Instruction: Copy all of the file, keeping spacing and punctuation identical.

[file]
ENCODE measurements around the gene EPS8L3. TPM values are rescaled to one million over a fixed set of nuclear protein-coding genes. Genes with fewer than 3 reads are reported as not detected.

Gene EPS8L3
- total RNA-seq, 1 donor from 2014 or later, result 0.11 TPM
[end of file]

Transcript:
ENCODE measurements around the gene EPS8L3. TPM values are rescaled to one million over a fixed set of nuclear protein-coding genes. Genes with fewer than 3 reads are reported as not detected.

Gene EPS8L3
- total RNA-seq, 1 donor from 2014 or later, result 0.11 TPM